Neuroprotective effect of N-acetylcysteine against cisplatin-induced toxicity in rat brain by modulation of oxidative stress and inflammation
Authors Abdel-Wahab WM, Moussa FI
Received 17 October 2018
Accepted for publication 7 February 2019
Published 11 April 2019 Volume 2019:13 Pages 1155—1162
Checked for plagiarism Yes
Review by Single-blind
Peer reviewers approved by Dr Andrew Yee
Peer reviewer comments 3
Editor who approved publication: Dr Georgios D. Panos
Wessam M Abdel-Wahab,1,2 Farouzia I Moussa1
1Department of Zoology, Faculty of Science, University of Alexandria, Alexandria, Egypt; 2Department of Basic Sciences/Biology Unit, Deanship of Preparatory Year and Supporting Studies, Imam Abdulrahaman Bin Faisal University, Dammam, Saudi Arabia
Background: Neurotoxicity is a major obstacle to the effectiveness of cisplatin (CDDP) in cancer chemotherapy. Oxidative stress and inflammation are considered to be the major mechanisms involved in CDDP-induced neurotoxicity. The rationale of our study was to investigate the efficacy of N-acetylcysteine (NAC) at two different doses in the management of CDDP-induced toxicity in rat brain by monitoring its antioxidant and anti-inflammatory effects.
Methods: Thirty-five male rats were divided into five groups (n=7) as follows: control group (0.5 mL saline), NAC100 group (100 mg/kg), CDDP group (8 mg/kg), NAC50-CDDP group (50 mg/kg NAC and 8 mg/kg CDDP), and NAC100-CDDP group (100 mg/kg NAC and 8 mg/kg CDDP). NAC was administered for 20 consecutive days, while CDDP was injected once on day 15 of the treatment protocol.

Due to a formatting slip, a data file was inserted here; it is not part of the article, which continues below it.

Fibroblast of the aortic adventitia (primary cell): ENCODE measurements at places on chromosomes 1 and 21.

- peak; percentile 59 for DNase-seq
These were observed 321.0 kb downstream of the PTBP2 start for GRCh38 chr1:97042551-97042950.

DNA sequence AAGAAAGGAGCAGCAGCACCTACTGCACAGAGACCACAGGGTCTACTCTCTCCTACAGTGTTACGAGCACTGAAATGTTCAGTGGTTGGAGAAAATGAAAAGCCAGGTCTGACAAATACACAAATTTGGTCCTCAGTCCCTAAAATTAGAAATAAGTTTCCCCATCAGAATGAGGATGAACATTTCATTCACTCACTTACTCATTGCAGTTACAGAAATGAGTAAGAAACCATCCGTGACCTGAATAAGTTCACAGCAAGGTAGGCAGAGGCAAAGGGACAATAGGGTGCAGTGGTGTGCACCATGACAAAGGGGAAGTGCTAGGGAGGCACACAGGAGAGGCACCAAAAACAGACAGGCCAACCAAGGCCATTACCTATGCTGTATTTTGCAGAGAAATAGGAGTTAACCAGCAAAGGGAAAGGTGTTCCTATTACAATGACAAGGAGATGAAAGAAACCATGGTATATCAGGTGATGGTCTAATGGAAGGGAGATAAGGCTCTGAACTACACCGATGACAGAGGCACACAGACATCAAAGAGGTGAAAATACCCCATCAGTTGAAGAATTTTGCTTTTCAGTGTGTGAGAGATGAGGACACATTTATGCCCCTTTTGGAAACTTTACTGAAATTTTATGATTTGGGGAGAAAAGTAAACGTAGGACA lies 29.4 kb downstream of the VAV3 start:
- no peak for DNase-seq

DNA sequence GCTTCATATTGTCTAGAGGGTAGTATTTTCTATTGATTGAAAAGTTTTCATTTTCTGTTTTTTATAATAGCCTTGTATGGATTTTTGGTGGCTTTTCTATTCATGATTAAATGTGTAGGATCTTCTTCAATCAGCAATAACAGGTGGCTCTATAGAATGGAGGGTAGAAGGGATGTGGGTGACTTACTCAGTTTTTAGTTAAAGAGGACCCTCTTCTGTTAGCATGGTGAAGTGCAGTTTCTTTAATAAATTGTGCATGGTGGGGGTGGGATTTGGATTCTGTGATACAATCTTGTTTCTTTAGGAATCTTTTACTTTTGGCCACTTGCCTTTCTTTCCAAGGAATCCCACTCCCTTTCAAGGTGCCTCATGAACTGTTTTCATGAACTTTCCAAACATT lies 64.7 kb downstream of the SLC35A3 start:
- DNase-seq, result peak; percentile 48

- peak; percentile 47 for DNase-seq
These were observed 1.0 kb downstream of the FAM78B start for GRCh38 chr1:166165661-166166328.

Results: The neurotoxicity of CDDP was evidenced by a marked increase in acetylcholinesterase and monoamine oxidase activities. It also induced oxidative stress as indicated by increased levels of lipid peroxidation, nitric oxide, and protein carbonyl with a concomitant decline in reduced glutathione, glutathione peroxidase, glutathione S-transferase, superoxide dismutase, and catalase in the brain. Moreover, CDDP enhanced the synthesis of pro-inflammatory cytokines such as tumor necrosis factor-α, interleukin-1β, and interleukin-6. Treatment with NAC at the two selected doses significantly attenuated CDDP-induced changes in the brain cholinergic function, improved the brain oxidant/antioxidant status, and also reversed the overproduction of pro-inflammatory cytokines in brain and serum.
Conclusion: NAC could serve as an appropriate and safe complementary therapeutic agent to attenuate the toxicity of CDDP in the brain and therefore improve its outcomes in chemotherapy.
Keywords: cisplatin, neurotoxicity, brain, N-acetylcysteine, rats
This work is published and licensed by Dove Medical Press Limited. The full terms of this license are available at https://www.dovepress.com/terms.php and incorporate the Creative Commons Attribution - Non Commercial (unported, v3.0) License. By accessing the work you hereby accept the Terms. Non-commercial uses of the work are permitted without any further permission from Dove Medical Press Limited, provided the work is properly attributed. For permission for commercial use of this work, please see paragraphs 4.2 and 5 of our Terms.Download Article [PDF] View Full Text [HTML][Machine readable]